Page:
STOCKABILITY: The Ferenginar mechanic can get you the cards you want, when you want them, but you need two things. One is cards that allow you to place cards under Ferenginar. The other is cards that allow you to retrieve them. Audit's Spoils is one of the latter kind. Each time you begin a mission attempt, you may take a card from there, although you can't play it until your next turn. Good backups downloaded by Quark would be nice, of course, or it could just be an important card that used to be on top of your draw deck. Be opportunistic when playing Ferengi. Can't use it now, but there are more turns in the game. These small ships have low attributes (a Ferengi flaw), but their staffing is hard to beat. You'll be flying the spacelanes in no time, just don't get into a fight with them. This one has a Commander, Brunt, who has access to a ton of effects, such as downloading himself with the ship in play and vice-versa, reducing dilemmas, boosting its Range, scoring points, and more. A mission solver and not a fighter, to be sure, but with enough tricks to keep you interested. A 3.6.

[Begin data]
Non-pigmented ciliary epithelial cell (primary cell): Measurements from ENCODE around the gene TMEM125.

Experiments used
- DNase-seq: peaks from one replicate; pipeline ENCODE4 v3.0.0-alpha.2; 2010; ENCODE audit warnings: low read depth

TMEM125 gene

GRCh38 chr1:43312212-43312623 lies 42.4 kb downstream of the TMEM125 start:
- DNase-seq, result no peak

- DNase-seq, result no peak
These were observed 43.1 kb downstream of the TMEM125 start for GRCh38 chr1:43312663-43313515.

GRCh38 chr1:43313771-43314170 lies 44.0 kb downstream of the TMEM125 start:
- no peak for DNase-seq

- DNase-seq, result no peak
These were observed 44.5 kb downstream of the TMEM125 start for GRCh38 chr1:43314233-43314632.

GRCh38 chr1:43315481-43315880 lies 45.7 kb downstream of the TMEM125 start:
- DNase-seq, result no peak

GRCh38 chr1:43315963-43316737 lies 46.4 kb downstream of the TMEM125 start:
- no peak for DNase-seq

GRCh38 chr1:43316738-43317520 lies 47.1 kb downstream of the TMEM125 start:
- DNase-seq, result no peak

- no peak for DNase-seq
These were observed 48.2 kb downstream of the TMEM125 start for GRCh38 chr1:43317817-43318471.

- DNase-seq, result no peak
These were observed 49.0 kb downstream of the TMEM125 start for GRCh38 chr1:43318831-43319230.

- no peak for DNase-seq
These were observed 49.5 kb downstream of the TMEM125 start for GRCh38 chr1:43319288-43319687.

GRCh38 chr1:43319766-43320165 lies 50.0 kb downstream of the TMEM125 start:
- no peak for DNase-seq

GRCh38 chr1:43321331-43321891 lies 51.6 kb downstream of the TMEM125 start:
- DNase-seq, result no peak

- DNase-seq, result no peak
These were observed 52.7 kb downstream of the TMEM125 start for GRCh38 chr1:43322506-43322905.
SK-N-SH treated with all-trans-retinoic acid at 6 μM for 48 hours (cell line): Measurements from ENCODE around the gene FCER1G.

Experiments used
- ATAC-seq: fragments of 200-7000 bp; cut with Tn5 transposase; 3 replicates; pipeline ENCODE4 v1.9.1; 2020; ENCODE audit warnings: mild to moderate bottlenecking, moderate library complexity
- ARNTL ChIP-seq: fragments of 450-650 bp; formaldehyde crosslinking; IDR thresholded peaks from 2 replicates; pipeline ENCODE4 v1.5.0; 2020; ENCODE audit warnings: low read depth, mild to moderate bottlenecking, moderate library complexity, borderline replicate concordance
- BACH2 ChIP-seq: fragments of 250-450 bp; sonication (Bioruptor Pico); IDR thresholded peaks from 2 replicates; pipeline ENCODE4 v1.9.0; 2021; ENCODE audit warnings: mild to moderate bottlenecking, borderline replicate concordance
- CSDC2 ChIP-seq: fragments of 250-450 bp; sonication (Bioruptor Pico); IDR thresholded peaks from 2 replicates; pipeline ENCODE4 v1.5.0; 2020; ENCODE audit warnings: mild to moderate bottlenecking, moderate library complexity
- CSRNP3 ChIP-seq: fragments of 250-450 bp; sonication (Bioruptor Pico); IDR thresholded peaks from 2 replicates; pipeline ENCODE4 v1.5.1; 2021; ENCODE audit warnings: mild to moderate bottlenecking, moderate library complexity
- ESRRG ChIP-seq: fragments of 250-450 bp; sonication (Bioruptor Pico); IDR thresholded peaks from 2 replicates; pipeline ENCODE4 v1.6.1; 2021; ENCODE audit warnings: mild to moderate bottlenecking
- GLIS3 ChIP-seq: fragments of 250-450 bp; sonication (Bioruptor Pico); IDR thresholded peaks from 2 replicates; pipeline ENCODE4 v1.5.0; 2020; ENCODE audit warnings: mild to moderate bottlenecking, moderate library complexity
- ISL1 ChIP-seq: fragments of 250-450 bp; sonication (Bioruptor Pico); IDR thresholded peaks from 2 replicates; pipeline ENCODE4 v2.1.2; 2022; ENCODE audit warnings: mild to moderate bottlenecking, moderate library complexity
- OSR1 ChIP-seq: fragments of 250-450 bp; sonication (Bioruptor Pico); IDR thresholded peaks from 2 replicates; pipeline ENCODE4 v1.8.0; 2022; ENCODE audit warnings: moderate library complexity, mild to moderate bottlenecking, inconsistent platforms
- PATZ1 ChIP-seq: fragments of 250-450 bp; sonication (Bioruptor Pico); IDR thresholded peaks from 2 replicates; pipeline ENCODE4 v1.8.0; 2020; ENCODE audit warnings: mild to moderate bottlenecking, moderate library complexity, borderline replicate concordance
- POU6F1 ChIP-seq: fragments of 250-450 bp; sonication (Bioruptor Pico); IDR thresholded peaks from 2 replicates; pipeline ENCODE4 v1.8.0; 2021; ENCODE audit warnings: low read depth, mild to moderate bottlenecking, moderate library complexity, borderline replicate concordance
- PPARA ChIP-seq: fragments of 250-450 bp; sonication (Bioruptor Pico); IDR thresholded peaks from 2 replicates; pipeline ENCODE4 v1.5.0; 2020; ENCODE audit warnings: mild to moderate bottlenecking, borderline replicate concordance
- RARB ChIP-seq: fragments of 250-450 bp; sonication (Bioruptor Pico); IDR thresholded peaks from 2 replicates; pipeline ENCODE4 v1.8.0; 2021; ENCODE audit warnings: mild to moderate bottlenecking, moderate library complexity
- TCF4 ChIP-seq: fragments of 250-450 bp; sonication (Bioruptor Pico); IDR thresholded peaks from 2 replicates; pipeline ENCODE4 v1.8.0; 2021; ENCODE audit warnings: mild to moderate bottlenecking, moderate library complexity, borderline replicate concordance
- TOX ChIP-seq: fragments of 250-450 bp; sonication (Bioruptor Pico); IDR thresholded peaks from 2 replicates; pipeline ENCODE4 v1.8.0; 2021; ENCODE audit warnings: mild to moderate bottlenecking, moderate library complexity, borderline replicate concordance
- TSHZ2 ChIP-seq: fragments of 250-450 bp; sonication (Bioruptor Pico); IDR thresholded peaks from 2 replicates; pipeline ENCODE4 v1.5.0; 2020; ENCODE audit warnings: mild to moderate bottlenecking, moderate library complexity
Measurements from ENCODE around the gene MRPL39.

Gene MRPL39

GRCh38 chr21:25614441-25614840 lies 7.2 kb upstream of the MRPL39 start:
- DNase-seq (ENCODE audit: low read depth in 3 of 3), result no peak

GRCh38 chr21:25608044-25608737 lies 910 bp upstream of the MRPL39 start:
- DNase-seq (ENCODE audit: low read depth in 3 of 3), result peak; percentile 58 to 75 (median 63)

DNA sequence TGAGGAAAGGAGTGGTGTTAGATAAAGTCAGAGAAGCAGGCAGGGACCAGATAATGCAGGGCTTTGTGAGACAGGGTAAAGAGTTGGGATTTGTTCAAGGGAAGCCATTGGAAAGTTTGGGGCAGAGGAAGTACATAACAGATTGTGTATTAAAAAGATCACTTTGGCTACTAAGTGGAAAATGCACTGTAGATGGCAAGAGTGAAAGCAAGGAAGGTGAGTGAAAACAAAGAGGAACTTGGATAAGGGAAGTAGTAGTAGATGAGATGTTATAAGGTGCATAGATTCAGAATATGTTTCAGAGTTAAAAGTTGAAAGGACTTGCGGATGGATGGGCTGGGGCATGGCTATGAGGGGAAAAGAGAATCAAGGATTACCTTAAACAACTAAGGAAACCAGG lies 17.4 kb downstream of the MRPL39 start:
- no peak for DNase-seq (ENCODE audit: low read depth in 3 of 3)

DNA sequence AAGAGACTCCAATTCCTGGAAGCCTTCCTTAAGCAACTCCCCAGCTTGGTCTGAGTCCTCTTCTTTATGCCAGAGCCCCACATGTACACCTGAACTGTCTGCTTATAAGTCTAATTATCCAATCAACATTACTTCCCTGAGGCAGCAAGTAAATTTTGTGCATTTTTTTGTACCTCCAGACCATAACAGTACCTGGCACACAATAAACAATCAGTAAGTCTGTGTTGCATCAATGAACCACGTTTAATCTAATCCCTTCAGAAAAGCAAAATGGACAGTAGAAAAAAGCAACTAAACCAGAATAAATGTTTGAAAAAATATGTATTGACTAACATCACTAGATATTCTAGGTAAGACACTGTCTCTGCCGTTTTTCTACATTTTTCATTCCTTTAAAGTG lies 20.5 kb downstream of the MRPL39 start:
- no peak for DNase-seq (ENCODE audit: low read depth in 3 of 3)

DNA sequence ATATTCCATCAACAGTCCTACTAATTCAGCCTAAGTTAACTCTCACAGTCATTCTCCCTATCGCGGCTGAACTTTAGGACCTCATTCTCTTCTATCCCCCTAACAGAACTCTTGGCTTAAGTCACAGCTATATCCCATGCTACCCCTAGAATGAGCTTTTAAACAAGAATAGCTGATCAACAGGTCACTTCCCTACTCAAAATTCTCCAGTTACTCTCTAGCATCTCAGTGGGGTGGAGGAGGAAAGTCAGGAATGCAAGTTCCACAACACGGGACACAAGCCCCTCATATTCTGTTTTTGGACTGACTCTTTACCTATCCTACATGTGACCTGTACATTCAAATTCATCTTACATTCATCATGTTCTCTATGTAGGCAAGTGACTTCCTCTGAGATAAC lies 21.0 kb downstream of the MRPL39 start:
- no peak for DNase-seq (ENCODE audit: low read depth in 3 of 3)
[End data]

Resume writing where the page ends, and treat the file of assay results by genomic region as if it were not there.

TOTAL: 13.7 (68.5%) First one out of the box, we'll see how it compares.
#2484-Aurulent, Ship, Ferengi, Cost: 5, unique /SNW/
-Na'Far Class [2 Staff] When this ship is about to move between a non-[GQ] mission and [GQ] mission, do not add 2 to the span total of those missions.
"The Gamma Quadrant, gentlemen. Millions of new worlds on our very doorstep. The potential for Ferengi business expansion is staggering."
-RANGE: 7, WEAPONS: 5, SHIELDS: 6